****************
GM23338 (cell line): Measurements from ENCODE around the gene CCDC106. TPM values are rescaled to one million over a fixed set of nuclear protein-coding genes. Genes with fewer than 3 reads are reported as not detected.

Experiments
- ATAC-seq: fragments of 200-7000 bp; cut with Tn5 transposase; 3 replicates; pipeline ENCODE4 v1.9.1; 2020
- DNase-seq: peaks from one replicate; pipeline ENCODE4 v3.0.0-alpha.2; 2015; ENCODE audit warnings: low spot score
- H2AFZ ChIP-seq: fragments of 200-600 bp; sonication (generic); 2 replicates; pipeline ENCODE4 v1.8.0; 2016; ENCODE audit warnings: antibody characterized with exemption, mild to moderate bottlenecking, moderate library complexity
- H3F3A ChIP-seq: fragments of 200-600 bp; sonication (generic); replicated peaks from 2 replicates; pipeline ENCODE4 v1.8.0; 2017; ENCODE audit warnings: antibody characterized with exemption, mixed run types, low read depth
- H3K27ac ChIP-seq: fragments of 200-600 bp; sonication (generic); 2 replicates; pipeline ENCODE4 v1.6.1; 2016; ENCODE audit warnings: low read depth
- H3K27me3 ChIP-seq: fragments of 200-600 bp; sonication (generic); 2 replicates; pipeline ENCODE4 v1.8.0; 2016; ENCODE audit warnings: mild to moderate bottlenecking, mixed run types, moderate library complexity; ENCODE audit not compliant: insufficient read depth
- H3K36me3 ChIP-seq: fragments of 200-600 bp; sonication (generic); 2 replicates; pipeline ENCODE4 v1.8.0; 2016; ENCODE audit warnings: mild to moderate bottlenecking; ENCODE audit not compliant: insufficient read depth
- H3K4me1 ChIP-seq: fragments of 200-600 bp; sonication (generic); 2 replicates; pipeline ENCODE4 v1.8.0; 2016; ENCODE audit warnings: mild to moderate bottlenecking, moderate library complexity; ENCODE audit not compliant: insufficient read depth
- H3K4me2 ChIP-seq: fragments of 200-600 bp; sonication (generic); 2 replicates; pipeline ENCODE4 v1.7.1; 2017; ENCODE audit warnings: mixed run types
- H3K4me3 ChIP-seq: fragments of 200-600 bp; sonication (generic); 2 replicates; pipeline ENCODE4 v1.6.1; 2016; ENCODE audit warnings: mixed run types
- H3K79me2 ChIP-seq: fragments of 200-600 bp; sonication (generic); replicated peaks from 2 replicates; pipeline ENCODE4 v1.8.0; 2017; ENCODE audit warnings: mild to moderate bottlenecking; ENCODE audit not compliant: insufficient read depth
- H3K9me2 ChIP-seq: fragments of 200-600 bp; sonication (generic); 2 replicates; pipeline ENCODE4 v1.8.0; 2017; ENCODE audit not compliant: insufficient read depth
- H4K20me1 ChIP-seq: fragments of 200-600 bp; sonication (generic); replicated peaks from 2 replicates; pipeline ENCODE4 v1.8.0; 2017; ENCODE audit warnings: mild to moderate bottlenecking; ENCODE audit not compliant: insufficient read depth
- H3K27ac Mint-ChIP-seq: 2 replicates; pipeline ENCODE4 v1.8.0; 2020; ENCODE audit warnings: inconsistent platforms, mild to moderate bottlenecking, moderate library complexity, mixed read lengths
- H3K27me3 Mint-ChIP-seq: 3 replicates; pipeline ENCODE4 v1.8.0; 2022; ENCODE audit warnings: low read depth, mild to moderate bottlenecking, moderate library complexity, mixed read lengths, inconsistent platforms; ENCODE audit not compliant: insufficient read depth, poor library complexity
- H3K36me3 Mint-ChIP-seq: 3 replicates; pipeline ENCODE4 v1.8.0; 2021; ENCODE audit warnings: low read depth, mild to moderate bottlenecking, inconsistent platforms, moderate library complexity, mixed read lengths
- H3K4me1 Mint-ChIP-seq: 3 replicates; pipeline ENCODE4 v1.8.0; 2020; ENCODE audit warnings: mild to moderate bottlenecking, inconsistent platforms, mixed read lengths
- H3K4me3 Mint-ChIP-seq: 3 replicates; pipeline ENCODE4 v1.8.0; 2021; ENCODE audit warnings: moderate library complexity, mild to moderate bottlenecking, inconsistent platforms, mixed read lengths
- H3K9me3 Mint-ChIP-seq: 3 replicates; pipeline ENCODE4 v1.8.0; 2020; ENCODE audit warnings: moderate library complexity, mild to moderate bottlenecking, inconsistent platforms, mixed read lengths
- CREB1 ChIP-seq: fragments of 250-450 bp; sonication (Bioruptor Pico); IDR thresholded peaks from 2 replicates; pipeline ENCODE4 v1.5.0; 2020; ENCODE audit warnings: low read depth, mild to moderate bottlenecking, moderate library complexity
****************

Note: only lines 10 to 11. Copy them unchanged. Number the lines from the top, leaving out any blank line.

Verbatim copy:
- H3K4me1 ChIP-seq: fragments of 200-600 bp; sonication (generic); 2 replicates; pipeline ENCODE4 v1.8.0; 2016; ENCODE audit warnings: mild to moderate bottlenecking, moderate library complexity; ENCODE audit not compliant: insufficient read depth
- H3K4me2 ChIP-seq: fragments of 200-600 bp; sonication (generic); 2 replicates; pipeline ENCODE4 v1.7.1; 2017; ENCODE audit warnings: mixed run types